Students at three Lafayette Parish schools were tested over the past two days for tuberculosis (TB). Around 200 hand-selected students at Lafayette high school, Alice Boucher and Truman Montessori had either a skin or blood test to determine if they were exposed to the bacteria. This all began after the Department of Health and Hospitals (DHH) started an investigation last week into a possible case of TB at Lafayette High.
Dr.Tina Stefanski says these test are only to see if a person is exposed to the bacteria but does not mean they have it. That will later be determined from a separate test. If they do test positive for exposure and it is determined they do not have active TB then he or she will be put on medications for months so they never get TB.
Test results should be in by the end of this week or early next week. All students tested will be re-tested in February as a precaution. If you have any questions or concerns you are urged to call DHH.
TB Testing at LHS
Monday, Department of Health and Hospital Officials began testing those people who have come into contact with a Lafayette High student suspected to be infected with tuberculosis. The Office of Public Health was notified by a doctor about the possible TB case at LHS last Tuesday.
TB screening tests will continue to be administered Tuesday. DHH says these tests will not disrupt the school day, and will be offered on campus for their convenience.
Possible Tuberculosis Update
Two more Lafayette Parish Schools are being investigated by the Louisiana Department of Health and Hospitals' Office of Public Health for possible cases of tuberculosis.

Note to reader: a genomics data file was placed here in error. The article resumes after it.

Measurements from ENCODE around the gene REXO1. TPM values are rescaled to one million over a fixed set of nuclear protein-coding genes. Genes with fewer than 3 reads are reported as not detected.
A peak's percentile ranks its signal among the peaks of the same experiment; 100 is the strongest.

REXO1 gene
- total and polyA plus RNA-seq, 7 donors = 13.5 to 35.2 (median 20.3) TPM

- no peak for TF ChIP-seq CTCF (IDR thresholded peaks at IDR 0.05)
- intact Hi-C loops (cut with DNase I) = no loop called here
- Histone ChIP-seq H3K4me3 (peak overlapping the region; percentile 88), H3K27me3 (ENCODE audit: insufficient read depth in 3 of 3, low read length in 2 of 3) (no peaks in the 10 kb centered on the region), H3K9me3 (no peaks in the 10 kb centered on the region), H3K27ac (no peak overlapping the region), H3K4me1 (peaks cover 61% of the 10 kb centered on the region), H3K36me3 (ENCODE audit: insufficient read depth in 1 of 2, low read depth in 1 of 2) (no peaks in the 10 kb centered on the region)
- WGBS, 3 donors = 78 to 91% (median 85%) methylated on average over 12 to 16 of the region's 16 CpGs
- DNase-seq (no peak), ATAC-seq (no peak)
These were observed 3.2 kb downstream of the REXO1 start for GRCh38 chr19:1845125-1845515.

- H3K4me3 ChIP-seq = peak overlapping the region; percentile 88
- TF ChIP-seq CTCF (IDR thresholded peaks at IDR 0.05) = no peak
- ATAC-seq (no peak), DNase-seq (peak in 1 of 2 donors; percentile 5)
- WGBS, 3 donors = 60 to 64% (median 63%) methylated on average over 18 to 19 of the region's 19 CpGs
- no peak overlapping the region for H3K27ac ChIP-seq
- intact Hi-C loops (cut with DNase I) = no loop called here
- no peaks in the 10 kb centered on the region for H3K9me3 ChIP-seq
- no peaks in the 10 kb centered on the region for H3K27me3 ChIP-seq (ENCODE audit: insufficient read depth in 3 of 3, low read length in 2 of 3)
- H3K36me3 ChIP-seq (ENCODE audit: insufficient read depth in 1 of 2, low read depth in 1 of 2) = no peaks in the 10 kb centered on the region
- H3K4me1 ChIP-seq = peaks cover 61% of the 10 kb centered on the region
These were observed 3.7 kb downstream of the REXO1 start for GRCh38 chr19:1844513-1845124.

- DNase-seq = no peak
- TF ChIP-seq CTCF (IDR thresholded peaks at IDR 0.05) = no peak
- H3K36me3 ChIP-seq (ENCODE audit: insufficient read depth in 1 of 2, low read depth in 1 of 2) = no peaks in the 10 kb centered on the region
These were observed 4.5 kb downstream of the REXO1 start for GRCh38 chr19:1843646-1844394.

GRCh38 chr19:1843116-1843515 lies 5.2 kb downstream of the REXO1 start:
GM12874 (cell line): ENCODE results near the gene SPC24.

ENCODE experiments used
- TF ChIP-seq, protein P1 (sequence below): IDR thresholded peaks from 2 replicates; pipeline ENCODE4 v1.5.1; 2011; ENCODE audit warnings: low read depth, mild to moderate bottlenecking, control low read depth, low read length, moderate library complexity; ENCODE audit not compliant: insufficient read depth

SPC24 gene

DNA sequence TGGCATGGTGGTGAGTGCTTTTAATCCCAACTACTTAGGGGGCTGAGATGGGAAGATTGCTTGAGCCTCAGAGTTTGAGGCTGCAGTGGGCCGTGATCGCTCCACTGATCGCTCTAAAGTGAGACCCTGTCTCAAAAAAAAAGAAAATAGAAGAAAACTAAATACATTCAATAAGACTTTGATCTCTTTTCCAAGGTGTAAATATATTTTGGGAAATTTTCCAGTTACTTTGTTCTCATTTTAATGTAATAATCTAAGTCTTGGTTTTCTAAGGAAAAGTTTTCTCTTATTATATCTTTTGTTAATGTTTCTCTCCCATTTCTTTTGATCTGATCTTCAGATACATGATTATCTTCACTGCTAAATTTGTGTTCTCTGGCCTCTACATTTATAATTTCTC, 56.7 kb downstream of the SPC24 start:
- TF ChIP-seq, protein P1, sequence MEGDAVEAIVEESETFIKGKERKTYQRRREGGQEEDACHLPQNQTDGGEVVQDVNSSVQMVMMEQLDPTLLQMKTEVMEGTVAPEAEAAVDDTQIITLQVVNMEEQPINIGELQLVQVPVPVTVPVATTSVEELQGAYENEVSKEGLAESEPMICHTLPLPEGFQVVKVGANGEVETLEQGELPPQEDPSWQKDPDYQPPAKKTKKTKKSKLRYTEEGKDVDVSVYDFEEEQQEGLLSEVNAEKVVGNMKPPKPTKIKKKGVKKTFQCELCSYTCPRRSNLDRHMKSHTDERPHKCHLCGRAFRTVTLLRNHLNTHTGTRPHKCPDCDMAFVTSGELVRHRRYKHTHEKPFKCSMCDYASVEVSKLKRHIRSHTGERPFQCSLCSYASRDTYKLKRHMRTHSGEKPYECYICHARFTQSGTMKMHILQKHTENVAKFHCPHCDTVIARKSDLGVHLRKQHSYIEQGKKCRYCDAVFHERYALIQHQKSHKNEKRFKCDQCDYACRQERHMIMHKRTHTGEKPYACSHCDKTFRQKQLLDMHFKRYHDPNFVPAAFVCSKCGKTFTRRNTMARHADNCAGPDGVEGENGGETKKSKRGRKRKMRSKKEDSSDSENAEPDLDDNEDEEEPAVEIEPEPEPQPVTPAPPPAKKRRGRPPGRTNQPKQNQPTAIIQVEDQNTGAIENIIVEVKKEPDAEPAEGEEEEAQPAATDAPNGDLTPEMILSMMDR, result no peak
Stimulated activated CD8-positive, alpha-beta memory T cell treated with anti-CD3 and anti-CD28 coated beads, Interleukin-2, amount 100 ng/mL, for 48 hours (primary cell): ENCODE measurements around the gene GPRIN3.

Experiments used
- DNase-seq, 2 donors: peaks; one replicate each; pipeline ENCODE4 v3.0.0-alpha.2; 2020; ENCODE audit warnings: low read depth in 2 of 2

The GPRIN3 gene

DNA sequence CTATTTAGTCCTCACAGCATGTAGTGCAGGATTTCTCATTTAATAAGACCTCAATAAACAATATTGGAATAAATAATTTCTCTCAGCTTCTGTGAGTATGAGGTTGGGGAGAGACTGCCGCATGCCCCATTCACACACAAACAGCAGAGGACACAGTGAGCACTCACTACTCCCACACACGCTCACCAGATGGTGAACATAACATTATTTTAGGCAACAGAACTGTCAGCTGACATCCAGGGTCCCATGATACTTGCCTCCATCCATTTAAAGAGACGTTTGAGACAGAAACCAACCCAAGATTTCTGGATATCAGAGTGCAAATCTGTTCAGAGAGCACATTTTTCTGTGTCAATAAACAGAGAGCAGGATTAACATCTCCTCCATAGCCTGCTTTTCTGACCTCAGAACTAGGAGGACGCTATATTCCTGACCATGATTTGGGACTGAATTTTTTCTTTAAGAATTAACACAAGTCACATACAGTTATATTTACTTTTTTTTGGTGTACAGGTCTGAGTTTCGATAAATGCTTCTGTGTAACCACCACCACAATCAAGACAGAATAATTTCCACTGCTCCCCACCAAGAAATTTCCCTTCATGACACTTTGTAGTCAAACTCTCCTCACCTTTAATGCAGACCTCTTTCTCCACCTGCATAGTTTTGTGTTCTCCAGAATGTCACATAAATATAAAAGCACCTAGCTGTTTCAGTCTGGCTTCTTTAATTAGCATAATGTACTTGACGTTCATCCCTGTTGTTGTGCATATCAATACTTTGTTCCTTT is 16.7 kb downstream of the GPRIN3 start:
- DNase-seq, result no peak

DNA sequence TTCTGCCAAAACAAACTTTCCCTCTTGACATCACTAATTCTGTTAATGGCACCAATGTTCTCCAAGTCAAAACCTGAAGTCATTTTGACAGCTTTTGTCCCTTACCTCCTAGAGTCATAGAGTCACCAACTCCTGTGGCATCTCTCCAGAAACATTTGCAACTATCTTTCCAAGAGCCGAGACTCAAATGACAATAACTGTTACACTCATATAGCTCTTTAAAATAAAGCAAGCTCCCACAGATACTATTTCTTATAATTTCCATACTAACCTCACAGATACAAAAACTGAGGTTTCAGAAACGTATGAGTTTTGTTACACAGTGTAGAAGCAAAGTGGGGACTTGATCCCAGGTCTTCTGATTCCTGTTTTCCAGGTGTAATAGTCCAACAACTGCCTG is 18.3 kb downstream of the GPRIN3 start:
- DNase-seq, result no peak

Students at Alice Boucher Elementary and Truman Montessori may have been exposed. The students are believed to be related to ongoing investigation of the possible case of TB at Lafayette High School.
About 200 students will be tested on Monday and Tuesday. Lafayette High, Alice Boucher Elementary, and Truman Montessori will continue to follow a normal school schedule.
Possible Tuberculosis Update
We continue our coverage of a possible tuberculosis case at Lafayette High School.
Tuesday, the Department of Health and Hospitals confirmed they are investigating and testing a person suspected to be carrying the infection. And Wednesday, the school and health officials are narrowing down who may be at risk.
The phones were ringing off the hook Wednesday at both Lafayette High and the Office of Public Health. Among the many questions, people are concerned about who is at risk and the timeline of events.
Parents and students at Lafayette High were alerted Wednesday of the possible tuberculosis infection, urging them to be on the lookout for letters requiring a TB test. Out of the nearly 2,500 students, Dr. Tina Stefanski, Acadiana's regional director of DHH, said they're working on identifying those who may have been exposed.
"At this time, we've identified about 200 people, faculty, staff, and students who need to be tested," said Stefanski. "And that number may grow as we continue our investigation."
And for those who do receive letters, a blood test will be conducted at the school Monday and Tuesday. It will test solely for exposure to the TB bacteria and will not be a cultured test, which takes weeks for results.